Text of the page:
Find the sunshine on a rainy day


 
 

Melissa Blake

 

Resources
www.familyeducation.com
Offers activities organized by age group, along with a few activities just for Mom.

www.amazingmoms.com
The site sports a wealth of links, such as arts and crafts, playtime and recipes.

Summer should be filled with plenty of colorful flowers, abundant sunshine and a heat wave that has your clothes sticking uncomfortably to your skin. But life throws you a curve when the wind howls and the rain pours and suddenly your kids’ favorite phrase becomes "I’m bored."

"Rainy days are like snow days," says Sylvia Barsotti, parenting expert and editor-in-chief of Scholastic.com. "They force you to slow down, stop what you may have planned and take joy in the moment."

Susan Kuczmarski, author of Family Bond: Inspiring Tips for Creating a Closer Family, emphasizes physical activity as a good way to get the day going. Dancing with each other or singing loudly will get kids in a good mood for the rest of the day.

With a little planning—and creativity—you can create a special day to remember with these five fun, easy activities suitable for all ages. And who knows, your kids may have so much fun they’ll want every day to be a rainy one.

Have a board game marathon

Dust off those board games from the back of the closet and let each child pick two. Maybe your math whiz will show off his skills as the banker in Monopoly; maybe your analytical prodigy will devise strategies to sink everyone’s boat in Battleship. Your 3-year-old may cry for the third time when she plucks the Plumpy card in Candy Land, but you’ll be able to watch skills such as teamwork, fair play and determination blossom. For an extra good time, have the kids create their own board games by using construction paper, crayons, markers, stickers and any other craft items around the house.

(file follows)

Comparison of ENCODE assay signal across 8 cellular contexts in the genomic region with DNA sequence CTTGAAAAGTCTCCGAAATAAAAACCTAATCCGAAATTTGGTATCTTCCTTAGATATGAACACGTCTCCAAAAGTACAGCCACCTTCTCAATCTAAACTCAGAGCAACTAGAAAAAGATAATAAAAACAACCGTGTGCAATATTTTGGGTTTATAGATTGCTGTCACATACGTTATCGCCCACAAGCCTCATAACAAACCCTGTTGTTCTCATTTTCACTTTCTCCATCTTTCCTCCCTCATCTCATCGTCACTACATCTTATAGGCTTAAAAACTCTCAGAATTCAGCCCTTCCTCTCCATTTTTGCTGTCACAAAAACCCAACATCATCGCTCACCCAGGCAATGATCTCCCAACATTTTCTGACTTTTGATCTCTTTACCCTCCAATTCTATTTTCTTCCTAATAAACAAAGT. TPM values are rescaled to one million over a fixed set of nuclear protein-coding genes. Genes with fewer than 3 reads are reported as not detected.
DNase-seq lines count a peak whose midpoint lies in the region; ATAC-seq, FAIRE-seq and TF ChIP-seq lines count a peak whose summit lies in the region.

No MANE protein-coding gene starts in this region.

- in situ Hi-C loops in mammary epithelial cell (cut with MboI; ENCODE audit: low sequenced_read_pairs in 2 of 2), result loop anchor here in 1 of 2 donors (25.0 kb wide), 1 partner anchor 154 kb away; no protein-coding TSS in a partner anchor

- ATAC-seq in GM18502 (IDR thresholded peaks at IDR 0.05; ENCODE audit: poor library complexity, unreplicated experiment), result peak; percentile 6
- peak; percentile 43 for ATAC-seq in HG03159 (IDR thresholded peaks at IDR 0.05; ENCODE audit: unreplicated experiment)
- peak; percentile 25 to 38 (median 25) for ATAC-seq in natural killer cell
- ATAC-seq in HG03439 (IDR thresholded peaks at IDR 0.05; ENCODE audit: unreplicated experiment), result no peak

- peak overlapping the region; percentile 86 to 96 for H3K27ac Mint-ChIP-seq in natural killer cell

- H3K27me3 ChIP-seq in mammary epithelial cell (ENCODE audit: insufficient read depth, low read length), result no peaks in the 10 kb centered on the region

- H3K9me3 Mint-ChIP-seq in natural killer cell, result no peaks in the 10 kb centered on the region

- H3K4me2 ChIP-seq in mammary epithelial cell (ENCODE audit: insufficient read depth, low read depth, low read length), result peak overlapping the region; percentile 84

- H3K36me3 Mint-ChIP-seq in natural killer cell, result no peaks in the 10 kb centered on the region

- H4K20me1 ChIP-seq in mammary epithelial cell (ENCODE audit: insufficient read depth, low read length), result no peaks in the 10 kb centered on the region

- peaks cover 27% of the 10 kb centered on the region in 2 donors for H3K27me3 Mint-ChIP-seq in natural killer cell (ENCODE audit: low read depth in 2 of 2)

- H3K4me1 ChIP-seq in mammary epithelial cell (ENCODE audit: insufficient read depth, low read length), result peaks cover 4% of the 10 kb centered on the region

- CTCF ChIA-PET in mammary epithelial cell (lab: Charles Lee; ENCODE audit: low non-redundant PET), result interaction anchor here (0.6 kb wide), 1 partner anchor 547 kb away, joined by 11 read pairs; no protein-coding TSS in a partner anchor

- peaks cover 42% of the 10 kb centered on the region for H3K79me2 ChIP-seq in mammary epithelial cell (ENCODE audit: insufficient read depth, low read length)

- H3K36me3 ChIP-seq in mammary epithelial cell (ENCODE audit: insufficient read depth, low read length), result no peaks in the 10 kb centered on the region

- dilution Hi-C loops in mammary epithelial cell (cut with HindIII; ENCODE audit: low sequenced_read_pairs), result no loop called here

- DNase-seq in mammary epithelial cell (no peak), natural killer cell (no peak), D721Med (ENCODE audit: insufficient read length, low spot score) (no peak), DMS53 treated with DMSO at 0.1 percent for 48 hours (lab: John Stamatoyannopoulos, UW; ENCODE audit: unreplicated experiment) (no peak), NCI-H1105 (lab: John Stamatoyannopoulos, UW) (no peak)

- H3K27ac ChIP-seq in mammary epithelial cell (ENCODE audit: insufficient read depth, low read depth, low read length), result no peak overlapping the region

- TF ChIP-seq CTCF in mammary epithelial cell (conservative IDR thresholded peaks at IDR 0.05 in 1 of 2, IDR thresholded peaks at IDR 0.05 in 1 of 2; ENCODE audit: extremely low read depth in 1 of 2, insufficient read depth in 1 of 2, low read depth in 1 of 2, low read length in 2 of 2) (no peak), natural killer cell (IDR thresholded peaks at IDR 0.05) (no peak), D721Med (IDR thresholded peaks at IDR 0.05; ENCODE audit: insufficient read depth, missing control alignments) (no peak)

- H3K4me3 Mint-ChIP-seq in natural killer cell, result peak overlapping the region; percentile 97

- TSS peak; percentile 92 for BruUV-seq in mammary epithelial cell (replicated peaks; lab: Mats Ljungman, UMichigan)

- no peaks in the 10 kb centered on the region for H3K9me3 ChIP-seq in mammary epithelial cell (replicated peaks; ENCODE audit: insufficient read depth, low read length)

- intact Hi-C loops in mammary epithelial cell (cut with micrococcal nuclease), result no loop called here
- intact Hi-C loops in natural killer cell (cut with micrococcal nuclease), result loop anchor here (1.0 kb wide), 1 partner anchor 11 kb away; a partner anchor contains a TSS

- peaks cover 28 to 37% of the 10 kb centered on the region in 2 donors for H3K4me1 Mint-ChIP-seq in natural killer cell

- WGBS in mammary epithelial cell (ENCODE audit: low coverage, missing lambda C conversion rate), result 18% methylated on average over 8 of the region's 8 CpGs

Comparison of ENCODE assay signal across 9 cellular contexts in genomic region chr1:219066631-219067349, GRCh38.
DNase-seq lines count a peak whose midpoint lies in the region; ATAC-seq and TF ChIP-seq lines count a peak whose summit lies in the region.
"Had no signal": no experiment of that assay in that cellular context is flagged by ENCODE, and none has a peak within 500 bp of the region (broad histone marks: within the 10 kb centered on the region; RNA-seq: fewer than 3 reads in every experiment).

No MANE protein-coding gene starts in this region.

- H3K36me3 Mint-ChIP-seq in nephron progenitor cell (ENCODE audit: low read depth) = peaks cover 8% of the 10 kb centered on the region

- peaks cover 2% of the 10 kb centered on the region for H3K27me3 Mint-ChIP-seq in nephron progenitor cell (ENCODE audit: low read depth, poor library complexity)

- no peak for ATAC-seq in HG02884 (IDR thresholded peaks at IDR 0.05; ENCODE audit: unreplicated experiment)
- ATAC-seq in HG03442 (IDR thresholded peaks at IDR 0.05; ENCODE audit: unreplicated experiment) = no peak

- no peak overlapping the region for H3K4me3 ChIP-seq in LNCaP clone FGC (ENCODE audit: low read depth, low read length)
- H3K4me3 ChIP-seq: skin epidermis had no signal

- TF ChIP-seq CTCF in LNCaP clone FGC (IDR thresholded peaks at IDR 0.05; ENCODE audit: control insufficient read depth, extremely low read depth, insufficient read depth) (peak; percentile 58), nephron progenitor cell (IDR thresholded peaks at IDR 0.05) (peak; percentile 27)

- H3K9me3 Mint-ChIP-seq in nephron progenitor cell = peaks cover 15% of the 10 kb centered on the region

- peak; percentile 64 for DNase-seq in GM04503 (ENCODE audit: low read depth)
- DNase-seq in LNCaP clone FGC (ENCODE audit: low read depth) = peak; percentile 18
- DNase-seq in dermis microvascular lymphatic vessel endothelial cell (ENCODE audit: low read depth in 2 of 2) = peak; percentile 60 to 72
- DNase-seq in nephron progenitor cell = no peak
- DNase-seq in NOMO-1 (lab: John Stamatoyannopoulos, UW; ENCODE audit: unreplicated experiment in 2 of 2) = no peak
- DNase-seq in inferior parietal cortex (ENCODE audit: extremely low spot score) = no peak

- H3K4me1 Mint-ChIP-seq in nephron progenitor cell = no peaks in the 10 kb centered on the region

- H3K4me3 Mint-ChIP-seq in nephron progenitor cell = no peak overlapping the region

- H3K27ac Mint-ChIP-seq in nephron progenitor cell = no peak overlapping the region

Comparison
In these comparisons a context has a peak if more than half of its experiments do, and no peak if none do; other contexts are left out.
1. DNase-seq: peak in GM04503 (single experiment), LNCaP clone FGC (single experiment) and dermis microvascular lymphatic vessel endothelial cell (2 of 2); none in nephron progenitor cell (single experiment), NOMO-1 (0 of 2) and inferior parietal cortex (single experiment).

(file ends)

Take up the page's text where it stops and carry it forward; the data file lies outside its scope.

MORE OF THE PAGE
Set up puzzle stations

Web sites such as www.puzzlemaker.com allow you to create a variety of printable puzzles. Create some personal ones—maybe a word search of family members or a crossword of favorite local spots—and have the kids rotate between stations. Reserve one table for Mad Libs (visit www.teach-nology.com), another for word searches and crosswords and a third table for the older kids to write their own short story. After five minutes, blow a whistle (or clap your hands) and have the kids run to the next station. After 15 minutes, have them share their creations.

Turn your living room into a camp site

If you have the gear, then pitch your tent in the middle of the living room, sleeping bags and all. Even if you’re a camping novice, spread some pillows and blankets out. Don’t forget your flashlight. Make hot dogs and s’mores on the stove and sit around the pretend campfire of scented candles and tell the scariest ghost stories you’ve ever heard. Go around the circle and have everyone share their favorite camping story or memory of their ideal day in the woods. Then get out those markers and draw the prettiest camping images that come to mind.

Make cards for loved ones

Why not use this time to think of others? Grandma and Grandpa would love a homemade card. Create an art station with the works—markers, fancy paper, glue, pipe cleaners, ribbons—and have each child make their own card. You can also secretly make your own cards for each child and slip them in the mail the next day. Tell them how much you enjoyed sharing the day with them. They’ll have a mommy souvenir from the rainy day.

Celebrate Christmas in July

Slip on your Santa Claus hat, pop some "White Christmas" into the stereo and create a Winter Wonderland in your kitchen. Maybe there’s a Christmas cookie recipe you’ve been dying to try—visit www.christmas-cookies.com for ideas and a wealth of tips. Have the kids frost and decorate. Later, sit down in front of the fire and sip a warm cup of hot chocolate with the tasty treats. For an extra good time, create cute and fun stockings for the kids, filled with candy and other trinkets.

If the mid-afternoon brings a lull in activity, then don’t feel like you have to keep the energy level up.

"There is tremendous value in what I call ‘hammock time,’ " Kuczmarski says. "This means daydreaming, hanging out, getting lost in your thoughts, doodling. Children are nourished by introspective time to wonder and dream. Give your child a special indoor place. Just hang a blanket or find a quiet place for them to experience solitude."

 
 







 
 
 
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